In early June, three ducks (including me!) travelled to Amsterdam for a day filled with advanced CSS goodness. CSS Day is an intensive one-day-only conference for web developers, running for the second year. It is organised by the same people behind the brilliant Mobilism conference: Peter-Paul Koch, Krijn Hoetmer, Stephen Hay and Martijn van Duuren. This was one of the best conferences I’ve ever attended, and I’ve recapped the highlights of the day here.
The day started early at the Compagnietheater in the centre of a rainy Amsterdam; we were welcomed with plenty of good coffee, croissants and, for some reason, Nerf guns! The registration process was rather quick, so it went smoothly and the conference started in a timely manner.
Stephen Hay opened the stage for the speakers, with the usual sponsor information and brief words to welcome all the attendees; please find more information about any of the brilliant speakers and talks I have recapped here on the CSS Day programme!
The first talk of the day came from Tab Atkins, who works for Google in the Chrome browser team. Tab demonstrated how the current CSS Layout modules work, and what we can expect in the following years. As one of the developers of today’s most popular browser, Tab knows the ins and outs of CSS implementation in Chrome first-hand!
After a short break, Ana Tudor took to the stage to teach us how to build amazing animated 3D shapes, made using only CSS. Ana’s impressive math and geometry skills, combined with her good eye for design, always results in a visually stunning representation of what is possible through experimenting with CSS.
David Baron, also from the browser industry, was next up. He gave a detailed description of how Mozilla Firefox handles animation performance; this was useful information, though I wish he’d included more advice on tools and how we could compile data from our own animations, as this would help us to make better design decisions.
Fuelled by a great selection of sandwiches, salad and pasta, we were ready to get going for the afternoon talks. Mathias Bynens’ “Fun Facts” was a fun, interesting talk to kick-start the second batch of speakers; it was filled with quirks of CSS and HTML, and lots of advice on how we can take advantage of them.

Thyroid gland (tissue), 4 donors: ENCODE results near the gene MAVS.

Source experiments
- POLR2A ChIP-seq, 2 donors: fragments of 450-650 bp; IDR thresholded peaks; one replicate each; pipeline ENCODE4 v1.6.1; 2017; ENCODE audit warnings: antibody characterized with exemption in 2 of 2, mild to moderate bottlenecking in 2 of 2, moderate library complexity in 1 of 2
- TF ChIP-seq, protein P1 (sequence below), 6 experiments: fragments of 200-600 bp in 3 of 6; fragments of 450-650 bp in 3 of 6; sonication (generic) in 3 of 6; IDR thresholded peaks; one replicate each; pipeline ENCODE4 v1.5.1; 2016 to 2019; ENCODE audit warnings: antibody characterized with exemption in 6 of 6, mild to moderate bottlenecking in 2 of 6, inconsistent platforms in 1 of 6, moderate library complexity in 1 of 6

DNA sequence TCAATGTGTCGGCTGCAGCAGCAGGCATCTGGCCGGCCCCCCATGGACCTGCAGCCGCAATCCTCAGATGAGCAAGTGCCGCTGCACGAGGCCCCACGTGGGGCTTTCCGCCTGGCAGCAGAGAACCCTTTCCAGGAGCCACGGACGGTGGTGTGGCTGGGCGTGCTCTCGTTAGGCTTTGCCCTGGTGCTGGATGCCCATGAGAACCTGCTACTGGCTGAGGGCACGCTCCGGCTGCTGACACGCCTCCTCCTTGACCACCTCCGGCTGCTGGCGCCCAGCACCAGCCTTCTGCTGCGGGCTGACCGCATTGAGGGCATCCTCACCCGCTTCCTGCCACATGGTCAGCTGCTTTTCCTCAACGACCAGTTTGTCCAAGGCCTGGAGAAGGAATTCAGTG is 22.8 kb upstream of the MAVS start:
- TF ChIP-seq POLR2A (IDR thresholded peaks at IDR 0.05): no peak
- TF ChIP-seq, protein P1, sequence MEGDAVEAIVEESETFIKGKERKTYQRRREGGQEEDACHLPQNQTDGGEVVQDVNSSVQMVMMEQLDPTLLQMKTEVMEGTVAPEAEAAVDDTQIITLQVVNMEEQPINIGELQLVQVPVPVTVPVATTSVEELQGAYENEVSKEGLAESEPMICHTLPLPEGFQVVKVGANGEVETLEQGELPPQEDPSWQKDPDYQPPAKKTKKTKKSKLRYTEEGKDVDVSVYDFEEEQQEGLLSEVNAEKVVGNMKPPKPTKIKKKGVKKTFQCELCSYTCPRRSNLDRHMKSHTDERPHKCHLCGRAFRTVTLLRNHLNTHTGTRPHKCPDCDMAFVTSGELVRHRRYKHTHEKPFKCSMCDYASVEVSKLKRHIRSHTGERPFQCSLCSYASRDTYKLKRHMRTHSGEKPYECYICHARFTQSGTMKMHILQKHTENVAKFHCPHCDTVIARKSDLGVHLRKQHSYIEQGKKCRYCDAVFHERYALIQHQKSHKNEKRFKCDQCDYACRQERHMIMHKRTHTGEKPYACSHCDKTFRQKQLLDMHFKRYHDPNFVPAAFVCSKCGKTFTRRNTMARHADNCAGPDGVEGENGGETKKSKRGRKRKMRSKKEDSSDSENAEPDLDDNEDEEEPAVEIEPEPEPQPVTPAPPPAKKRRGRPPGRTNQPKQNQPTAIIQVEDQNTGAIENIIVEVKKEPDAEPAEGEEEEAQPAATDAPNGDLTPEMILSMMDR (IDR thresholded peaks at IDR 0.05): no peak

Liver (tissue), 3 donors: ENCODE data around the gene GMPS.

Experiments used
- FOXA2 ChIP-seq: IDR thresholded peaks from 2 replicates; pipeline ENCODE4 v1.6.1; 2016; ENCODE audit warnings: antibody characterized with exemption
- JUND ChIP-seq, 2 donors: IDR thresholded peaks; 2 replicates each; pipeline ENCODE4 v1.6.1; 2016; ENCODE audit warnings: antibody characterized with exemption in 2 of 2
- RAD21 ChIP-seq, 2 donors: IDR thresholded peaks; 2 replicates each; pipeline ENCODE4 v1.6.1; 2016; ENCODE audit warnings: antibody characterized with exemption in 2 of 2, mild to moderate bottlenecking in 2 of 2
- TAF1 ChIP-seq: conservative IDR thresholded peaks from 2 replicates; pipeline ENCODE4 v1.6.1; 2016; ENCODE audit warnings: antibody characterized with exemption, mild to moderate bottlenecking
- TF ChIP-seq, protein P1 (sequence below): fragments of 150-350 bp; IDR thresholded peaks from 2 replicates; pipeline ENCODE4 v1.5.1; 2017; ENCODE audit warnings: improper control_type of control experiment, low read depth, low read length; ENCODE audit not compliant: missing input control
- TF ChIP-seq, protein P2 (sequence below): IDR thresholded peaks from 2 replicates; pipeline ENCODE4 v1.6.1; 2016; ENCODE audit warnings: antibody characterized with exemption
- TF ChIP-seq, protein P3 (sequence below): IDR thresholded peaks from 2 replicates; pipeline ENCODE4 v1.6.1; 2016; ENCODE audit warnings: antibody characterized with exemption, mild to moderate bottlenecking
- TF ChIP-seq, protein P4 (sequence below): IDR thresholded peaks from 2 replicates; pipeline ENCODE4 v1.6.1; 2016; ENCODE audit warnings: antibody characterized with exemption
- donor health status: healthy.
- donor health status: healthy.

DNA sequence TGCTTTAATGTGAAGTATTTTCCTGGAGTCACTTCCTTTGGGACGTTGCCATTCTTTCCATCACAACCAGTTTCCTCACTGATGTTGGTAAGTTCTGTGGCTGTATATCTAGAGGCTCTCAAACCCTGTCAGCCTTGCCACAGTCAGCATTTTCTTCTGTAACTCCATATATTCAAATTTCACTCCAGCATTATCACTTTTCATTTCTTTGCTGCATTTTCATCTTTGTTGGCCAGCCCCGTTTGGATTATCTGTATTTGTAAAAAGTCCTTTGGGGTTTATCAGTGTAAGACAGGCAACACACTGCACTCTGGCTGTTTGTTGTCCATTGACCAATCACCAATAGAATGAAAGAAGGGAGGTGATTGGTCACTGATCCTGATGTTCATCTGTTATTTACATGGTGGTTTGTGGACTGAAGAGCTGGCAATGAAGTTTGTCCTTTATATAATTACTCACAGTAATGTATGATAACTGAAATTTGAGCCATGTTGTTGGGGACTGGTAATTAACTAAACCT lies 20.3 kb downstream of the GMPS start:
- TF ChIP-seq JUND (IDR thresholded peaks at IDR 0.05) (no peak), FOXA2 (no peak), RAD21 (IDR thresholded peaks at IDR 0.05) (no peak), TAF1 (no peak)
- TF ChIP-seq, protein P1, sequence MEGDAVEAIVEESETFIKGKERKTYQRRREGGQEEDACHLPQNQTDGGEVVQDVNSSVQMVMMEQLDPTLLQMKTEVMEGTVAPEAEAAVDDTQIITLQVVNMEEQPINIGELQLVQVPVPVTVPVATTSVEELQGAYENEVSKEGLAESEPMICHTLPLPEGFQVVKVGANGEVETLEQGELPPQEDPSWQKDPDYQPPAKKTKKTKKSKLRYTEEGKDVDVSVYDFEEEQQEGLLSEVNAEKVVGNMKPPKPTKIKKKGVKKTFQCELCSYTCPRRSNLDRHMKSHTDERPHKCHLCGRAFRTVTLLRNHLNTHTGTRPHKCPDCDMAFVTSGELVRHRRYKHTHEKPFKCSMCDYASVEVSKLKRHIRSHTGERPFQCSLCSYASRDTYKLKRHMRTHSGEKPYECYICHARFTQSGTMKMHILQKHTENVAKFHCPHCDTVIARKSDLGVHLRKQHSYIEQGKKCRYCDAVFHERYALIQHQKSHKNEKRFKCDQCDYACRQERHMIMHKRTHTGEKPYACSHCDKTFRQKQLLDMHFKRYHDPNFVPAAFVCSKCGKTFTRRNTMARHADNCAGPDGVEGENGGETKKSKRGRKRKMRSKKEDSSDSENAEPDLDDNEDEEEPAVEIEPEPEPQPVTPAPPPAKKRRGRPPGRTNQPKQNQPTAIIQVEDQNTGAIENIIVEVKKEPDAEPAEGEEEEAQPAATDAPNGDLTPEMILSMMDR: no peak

Peter-Paul Koch then took to the stage to share “The Mobile Viewports” and what they mean in CSS. Nowadays, browsing capable devices come in many forms and shapes, with many different screen resolutions. This talk was a great resource to make sense of the way these devices handle physical pixels vs. CSS pixels.
After the afternoon coffee break, Heydon Pickering presented another fun talk, full of small tricks and ideas to make good use of the advanced features of CSS; an example of this was how we could make use of smart selectors to enhance user experience without having to rely on using a complex CMS.
Ethan Marcotte, responsible for the term Responsive Web Design (RWD), closed the talks with a very inspiring presentation about the challenges of today’s web development scenarios. Ethan used the Pando, a giant tree with many ‘stems’ that resembles a forest, to create an analogy with the web, as each page is part of a massive network of content for us all to contribute. Finally, the conference closed with a discussion panel of all 8 speakers, which was mostly left open to all attendees (via Twitter) to gain answers for any burning questions, which came out of their individual sessions!
For me, this was one of the best conferences I’ve attended. The amount and quality of the information was so good that I feel I came away with lots of new ideas and things to try when I got back to the office! At Cyber-Duck, we value this type of experience and training very highly, as it has proven to bring very positive results for the team.
As the youngest developer in our team, John had a slightly different perspective on the event: “Being new to the industry, it was great to hear where some of the top CSS professionals have come from, and how they have worked their way into developing the future of CSS. One of the main things I will take from the conference is to always find time to do fun and exciting experiments with code, whether that’s a cool 3D transform or finding efficient ways to code your website. From listening to the Q&A session at the end, I was also able to relate to the issues people were having on a day-to-day basis and how the future of CSS is set to accommodate this”.
Similarly, Cynthia enjoyed the day, as it combined her abilities in development and QA: “CSS Day for me was very insightful, as it helped me to see the fun side of CSS and really appreciate how powerful language it is. As I am a young mind, trying to gain as much knowledge as I can from the veterans in this business, the aim for me was to leave with as many new directions of CSS to explore as possible, as well as solutions for the way I work today. I can happily say I achieved just that! More importantly, I found that all the talks (including the Q & A session at the end), showed me how there is not just one right way to enhance your code but many different ways to always find room for improvement”.